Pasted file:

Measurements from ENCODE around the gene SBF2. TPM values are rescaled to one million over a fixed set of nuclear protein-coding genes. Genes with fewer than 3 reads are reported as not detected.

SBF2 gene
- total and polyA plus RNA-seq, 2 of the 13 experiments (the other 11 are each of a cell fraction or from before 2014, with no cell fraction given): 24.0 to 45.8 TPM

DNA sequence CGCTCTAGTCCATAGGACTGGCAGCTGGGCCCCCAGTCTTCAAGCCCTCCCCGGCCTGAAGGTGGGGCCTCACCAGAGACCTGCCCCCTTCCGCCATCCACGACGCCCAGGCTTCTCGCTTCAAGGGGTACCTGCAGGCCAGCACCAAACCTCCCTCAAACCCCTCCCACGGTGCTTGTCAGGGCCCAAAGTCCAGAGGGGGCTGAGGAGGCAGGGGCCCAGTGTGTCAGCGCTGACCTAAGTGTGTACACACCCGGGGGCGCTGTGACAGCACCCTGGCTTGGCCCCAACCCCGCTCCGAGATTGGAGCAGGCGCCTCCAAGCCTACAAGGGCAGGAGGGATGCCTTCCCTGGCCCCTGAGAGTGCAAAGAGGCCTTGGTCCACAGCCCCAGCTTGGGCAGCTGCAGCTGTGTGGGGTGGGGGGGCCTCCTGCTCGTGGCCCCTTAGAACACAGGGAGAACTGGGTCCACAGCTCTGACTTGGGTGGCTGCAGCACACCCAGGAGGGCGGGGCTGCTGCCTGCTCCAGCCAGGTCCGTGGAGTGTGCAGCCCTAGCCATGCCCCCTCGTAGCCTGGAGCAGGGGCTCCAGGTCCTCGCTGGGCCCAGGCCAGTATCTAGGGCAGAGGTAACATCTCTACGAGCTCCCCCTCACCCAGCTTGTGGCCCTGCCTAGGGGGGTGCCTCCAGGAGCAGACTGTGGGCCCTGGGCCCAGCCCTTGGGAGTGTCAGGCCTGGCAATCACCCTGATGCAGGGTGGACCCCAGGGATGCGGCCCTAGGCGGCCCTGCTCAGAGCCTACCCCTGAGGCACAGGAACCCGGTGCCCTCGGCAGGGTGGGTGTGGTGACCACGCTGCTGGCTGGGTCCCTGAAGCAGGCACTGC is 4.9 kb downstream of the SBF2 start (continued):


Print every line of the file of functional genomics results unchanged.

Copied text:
Measurements from ENCODE around the gene SBF2. TPM values are rescaled to one million over a fixed set of nuclear protein-coding genes. Genes with fewer than 3 reads are reported as not detected.

SBF2 gene
- total and polyA plus RNA-seq, 2 of the 13 experiments (the other 11 are each of a cell fraction or from before 2014, with no cell fraction given): 24.0 to 45.8 TPM

DNA sequence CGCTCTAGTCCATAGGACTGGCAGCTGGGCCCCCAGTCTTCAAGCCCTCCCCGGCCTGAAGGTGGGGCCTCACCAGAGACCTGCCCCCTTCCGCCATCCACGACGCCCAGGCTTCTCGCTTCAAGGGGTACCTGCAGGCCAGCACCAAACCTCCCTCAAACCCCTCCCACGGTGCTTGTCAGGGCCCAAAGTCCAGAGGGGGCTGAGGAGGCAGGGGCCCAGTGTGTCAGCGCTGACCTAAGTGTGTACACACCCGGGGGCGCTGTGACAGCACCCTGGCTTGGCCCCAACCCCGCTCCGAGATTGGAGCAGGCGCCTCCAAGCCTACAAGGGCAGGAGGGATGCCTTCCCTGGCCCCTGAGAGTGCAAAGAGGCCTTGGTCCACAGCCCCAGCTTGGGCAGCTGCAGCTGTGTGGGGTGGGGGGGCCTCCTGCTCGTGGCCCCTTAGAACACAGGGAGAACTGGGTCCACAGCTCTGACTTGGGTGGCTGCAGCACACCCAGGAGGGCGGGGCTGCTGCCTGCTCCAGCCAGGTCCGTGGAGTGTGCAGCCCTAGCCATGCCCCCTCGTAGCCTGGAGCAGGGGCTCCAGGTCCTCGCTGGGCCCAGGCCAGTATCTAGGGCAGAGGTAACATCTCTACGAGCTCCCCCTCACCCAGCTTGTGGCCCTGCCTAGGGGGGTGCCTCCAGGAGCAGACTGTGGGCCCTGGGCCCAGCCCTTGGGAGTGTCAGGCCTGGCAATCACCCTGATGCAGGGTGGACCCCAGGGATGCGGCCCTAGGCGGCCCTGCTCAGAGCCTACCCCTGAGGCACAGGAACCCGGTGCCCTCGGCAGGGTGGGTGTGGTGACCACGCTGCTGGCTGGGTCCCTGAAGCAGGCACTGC is 4.9 kb downstream of the SBF2 start (continued):